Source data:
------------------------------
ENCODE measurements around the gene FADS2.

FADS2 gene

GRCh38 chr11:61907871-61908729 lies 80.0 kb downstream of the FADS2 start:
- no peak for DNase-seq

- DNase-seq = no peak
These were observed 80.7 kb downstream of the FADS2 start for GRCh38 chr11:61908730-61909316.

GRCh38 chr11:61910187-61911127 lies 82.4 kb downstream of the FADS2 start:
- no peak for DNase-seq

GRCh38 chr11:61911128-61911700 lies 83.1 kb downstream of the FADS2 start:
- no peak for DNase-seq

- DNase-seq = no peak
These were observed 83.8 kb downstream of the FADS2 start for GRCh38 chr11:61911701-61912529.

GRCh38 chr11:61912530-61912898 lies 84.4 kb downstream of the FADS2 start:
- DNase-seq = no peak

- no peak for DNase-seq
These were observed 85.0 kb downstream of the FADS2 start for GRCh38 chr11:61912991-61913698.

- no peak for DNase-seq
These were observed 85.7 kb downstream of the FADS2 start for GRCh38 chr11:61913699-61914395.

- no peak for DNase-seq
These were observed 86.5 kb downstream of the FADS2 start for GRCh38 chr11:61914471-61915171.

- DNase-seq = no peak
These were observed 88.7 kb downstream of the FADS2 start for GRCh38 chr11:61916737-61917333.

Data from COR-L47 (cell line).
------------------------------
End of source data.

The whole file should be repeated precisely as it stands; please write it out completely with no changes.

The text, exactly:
ENCODE measurements around the gene FADS2.

FADS2 gene

GRCh38 chr11:61907871-61908729 lies 80.0 kb downstream of the FADS2 start:
- no peak for DNase-seq

- DNase-seq = no peak
These were observed 80.7 kb downstream of the FADS2 start for GRCh38 chr11:61908730-61909316.

GRCh38 chr11:61910187-61911127 lies 82.4 kb downstream of the FADS2 start:
- no peak for DNase-seq

GRCh38 chr11:61911128-61911700 lies 83.1 kb downstream of the FADS2 start:
- no peak for DNase-seq

- DNase-seq = no peak
These were observed 83.8 kb downstream of the FADS2 start for GRCh38 chr11:61911701-61912529.

GRCh38 chr11:61912530-61912898 lies 84.4 kb downstream of the FADS2 start:
- DNase-seq = no peak

- no peak for DNase-seq
These were observed 85.0 kb downstream of the FADS2 start for GRCh38 chr11:61912991-61913698.

- no peak for DNase-seq
These were observed 85.7 kb downstream of the FADS2 start for GRCh38 chr11:61913699-61914395.

- no peak for DNase-seq
These were observed 86.5 kb downstream of the FADS2 start for GRCh38 chr11:61914471-61915171.

- DNase-seq = no peak
These were observed 88.7 kb downstream of the FADS2 start for GRCh38 chr11:61916737-61917333.

Data from COR-L47 (cell line).